Novelist Currier (A Gathering Storm, 2014, etc.) collects four decades of essays in this nonfiction volume.
In the 59 pieces contained in this volume, which Currier says is “as close as I may come to publishing a memoir,” he examines the relationships, jobs, passions, and health problems that shaped the course of his long writing life. From his childhood in conservative, suburban Georgia to his experiences in New York City’s gay community during the AIDS crisis to developments in LGBT civil rights, Currier mines his memory to present an intimate, if necessarily incomplete, self-portrait composed over many years. In “Passing Grades,” a 30-year-old Currier worries that he’s becoming less attractive to strangers on the street. “That Summer” has the author returning to a beach town where he once spent a season with a close friend, now dead. In “Lessons,” he describes coming out of self-imposed celibacy to have an affair with a man who’s married to a woman. These are all morality tales of a sort that an older man might wish he could share with his younger self. In many cases, the author attempts to figure out just where things went wrong—where a mistake was made, what it taught him, and whether he learned enough, at the time of writing, not to make such an error again. Currier is a masterful essayist, adept at lingering over a meaningful detail or capturing a complex emotion in a simple phrase. Of remembering his deceased friend, for example, he writes: “ ‘My friend’ becomes an emptied phrase repeated throughout the years.” There’s also charming humor, as when he describes seeing his first musical, a touring production of The Unsinkable Molly Brown: “it was the most inspirational thing I had ever seen; it was as if I had personally discovered the face of Jesus on the side of a potato.” The mix of voices and perspectives, all from one man at different ages and states of maturity, gives this collection a kaleidoscopic quality, and a multifarious vision emerges that’s simultaneously fractured and whole.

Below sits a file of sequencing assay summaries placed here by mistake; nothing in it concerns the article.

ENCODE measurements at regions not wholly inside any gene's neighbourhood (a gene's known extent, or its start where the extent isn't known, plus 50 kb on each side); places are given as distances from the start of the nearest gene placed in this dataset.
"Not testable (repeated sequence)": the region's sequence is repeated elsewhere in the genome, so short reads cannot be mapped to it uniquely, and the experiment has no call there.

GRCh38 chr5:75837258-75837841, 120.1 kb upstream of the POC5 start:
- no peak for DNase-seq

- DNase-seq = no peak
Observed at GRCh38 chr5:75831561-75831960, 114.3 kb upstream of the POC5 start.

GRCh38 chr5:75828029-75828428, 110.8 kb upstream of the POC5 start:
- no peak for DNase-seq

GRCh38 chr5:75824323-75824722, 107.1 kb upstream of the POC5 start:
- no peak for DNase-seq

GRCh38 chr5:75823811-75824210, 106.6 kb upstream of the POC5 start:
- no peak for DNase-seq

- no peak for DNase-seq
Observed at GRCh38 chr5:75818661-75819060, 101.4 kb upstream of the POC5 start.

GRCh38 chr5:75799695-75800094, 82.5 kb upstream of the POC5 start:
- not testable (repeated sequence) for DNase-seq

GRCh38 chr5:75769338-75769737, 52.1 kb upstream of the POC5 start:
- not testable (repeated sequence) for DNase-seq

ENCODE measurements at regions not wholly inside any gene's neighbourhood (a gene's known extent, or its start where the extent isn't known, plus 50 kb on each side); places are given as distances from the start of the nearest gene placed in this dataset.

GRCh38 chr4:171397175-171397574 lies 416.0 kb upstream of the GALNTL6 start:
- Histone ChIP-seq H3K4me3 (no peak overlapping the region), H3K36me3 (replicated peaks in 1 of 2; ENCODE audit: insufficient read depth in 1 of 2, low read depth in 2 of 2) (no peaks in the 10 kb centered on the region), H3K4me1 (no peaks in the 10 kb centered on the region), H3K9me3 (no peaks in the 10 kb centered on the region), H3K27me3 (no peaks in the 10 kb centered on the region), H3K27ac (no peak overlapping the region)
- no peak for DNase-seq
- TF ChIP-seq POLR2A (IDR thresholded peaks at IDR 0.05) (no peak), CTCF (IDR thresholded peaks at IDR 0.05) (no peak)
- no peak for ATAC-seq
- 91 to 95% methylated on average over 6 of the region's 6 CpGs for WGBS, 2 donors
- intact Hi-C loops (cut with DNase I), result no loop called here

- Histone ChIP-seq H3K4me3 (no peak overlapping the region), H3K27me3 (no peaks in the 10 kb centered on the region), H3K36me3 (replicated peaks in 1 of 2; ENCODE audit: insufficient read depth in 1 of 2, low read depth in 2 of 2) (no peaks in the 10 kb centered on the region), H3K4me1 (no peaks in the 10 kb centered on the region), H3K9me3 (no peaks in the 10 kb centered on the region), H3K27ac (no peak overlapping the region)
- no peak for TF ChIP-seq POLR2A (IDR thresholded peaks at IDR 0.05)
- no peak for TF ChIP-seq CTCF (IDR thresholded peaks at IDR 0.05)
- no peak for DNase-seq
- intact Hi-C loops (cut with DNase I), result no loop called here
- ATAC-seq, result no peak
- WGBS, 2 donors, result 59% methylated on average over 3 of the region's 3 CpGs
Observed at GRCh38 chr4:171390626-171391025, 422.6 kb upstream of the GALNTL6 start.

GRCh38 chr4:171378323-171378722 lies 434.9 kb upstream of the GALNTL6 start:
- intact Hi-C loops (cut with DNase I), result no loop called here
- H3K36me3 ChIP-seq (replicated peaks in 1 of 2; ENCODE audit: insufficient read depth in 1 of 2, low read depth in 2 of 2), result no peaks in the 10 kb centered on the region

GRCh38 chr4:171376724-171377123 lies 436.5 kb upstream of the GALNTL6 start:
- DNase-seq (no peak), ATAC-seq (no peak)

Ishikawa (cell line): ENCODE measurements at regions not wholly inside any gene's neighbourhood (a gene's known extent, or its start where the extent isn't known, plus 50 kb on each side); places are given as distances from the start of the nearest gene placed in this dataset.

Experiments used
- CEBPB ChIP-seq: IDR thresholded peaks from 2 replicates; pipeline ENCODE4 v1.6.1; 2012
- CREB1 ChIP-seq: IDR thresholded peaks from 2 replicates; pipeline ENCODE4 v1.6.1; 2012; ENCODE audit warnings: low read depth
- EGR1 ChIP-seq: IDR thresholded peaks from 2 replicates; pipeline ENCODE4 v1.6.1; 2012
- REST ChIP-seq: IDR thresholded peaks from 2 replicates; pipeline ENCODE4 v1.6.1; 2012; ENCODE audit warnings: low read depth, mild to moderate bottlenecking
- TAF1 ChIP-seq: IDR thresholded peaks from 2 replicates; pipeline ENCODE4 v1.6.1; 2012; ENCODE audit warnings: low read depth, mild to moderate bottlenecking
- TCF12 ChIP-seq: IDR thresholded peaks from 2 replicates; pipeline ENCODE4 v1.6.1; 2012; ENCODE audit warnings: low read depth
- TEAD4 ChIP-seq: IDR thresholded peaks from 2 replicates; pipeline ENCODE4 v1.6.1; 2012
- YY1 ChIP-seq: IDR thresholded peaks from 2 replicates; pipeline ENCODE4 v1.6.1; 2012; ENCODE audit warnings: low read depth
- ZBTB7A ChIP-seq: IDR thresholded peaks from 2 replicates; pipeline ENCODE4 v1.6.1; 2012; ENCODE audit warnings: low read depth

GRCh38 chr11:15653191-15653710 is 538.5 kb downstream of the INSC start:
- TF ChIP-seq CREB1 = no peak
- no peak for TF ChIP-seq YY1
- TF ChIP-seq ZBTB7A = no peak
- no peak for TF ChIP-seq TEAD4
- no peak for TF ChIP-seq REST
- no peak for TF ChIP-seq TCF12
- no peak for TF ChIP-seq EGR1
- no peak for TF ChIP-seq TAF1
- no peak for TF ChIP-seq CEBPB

A remarkable collection of hard-earned, melancholic wisdom.